If I were to list out all of the meditation styles for you to choose from I’d likely get a serious eye roll followed by a string of expletives. So, I’m going to keep the decision making process simple for you and lay this out in three easy steps:
- Choose a meditation app. I prefer Insight Timer. It’s free and it’s amazing.
- Download the meditation app on your phone.
- Choose a self-directed meditation experience via the timer or pick a guided meditation.
Timer vs. guided. What’s the difference? As someone who has been meditating for a decade it is my personal opinion that guided meditations are best for beginners because they’re easy. You’re lead through an experience, taking the guess work out of the equation. Here are a few other reasons why I love guided meditations:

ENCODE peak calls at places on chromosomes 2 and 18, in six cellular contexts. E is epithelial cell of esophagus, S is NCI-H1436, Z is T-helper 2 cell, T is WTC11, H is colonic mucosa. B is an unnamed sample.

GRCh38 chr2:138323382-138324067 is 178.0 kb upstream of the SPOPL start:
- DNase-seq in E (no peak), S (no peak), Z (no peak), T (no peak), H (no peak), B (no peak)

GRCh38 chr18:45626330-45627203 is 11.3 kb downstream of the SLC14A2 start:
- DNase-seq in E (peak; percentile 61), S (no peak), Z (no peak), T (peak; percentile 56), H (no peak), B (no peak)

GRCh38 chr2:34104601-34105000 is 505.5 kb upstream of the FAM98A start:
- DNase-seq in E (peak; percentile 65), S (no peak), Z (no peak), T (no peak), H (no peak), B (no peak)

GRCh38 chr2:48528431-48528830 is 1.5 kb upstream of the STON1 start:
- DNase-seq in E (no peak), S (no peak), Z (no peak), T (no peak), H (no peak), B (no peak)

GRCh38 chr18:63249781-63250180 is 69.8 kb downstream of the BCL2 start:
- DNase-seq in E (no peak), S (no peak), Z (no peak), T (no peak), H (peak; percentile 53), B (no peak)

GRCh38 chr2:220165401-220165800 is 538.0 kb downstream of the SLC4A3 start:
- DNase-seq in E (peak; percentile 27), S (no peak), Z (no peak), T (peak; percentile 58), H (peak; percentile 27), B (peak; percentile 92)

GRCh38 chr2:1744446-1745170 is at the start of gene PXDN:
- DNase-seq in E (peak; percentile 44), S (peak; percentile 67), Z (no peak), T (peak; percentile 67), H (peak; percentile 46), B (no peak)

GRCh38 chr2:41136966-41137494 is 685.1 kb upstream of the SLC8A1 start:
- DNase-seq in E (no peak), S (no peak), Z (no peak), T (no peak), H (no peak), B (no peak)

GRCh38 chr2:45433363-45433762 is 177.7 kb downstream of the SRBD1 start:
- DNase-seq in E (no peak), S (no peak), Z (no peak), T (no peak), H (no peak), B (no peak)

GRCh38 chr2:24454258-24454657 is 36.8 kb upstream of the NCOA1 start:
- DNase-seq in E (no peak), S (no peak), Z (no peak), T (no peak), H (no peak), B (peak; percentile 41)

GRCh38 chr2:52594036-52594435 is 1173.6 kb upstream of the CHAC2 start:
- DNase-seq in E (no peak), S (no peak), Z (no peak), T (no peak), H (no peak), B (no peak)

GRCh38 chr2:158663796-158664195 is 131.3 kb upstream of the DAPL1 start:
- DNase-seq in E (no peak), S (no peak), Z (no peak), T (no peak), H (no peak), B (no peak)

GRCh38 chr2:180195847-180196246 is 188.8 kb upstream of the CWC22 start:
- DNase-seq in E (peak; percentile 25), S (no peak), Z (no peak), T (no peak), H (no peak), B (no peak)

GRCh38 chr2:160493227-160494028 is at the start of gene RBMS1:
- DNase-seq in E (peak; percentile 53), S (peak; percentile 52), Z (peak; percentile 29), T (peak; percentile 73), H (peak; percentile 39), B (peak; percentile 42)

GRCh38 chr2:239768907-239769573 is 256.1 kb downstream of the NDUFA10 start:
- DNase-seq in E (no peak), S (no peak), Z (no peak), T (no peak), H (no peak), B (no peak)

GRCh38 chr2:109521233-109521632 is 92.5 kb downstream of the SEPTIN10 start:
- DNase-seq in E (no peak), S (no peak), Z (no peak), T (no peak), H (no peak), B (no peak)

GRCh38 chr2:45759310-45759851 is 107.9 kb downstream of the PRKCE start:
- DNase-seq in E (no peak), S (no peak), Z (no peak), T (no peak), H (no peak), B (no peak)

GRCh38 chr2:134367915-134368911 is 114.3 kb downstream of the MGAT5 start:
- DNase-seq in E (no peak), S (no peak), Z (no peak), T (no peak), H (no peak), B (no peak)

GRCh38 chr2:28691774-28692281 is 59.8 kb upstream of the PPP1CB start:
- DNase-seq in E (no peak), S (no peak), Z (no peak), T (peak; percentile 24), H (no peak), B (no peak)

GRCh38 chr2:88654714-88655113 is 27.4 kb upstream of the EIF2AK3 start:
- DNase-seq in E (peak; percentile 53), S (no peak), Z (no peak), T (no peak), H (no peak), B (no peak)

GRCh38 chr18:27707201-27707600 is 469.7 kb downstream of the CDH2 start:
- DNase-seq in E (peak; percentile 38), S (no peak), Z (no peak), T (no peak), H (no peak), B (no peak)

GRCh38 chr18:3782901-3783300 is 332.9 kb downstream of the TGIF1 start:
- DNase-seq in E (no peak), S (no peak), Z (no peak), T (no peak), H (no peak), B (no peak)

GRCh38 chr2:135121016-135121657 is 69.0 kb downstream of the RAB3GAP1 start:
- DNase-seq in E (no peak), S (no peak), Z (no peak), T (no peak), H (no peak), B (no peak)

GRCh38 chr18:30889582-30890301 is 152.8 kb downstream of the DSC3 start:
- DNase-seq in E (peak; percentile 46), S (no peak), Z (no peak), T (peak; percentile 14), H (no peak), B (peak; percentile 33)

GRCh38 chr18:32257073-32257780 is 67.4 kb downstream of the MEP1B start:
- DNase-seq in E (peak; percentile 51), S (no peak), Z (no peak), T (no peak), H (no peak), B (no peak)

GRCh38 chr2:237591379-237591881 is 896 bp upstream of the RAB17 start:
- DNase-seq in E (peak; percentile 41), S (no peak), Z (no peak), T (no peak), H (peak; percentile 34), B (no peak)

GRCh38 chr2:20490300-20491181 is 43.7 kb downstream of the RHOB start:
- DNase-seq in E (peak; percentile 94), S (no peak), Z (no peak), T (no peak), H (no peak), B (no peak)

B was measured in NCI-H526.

- You’re walked through the meditation process and experience step-by-step. Easy peasy.
- Guided meditations often incorporate visualizations, which is a powerful tool for self-growth. (What the heck is visualization you ask? Visualizations are the use of mental imagery to effect positive changes in your life).
- They help to improve clarity and provide profoundly deep relaxation.
There is much less variety with using the timer. You’re able to select some background music as well as your start and end bell, but that’s pretty much it. It’s just you, flying solo with the timer. It’s not everyone’s piece of cake, but I’ve taken a liking to it recently. My recommendation is to start with guided, but if you’re feeling courageous give the timer a try. You may just surprise yourself.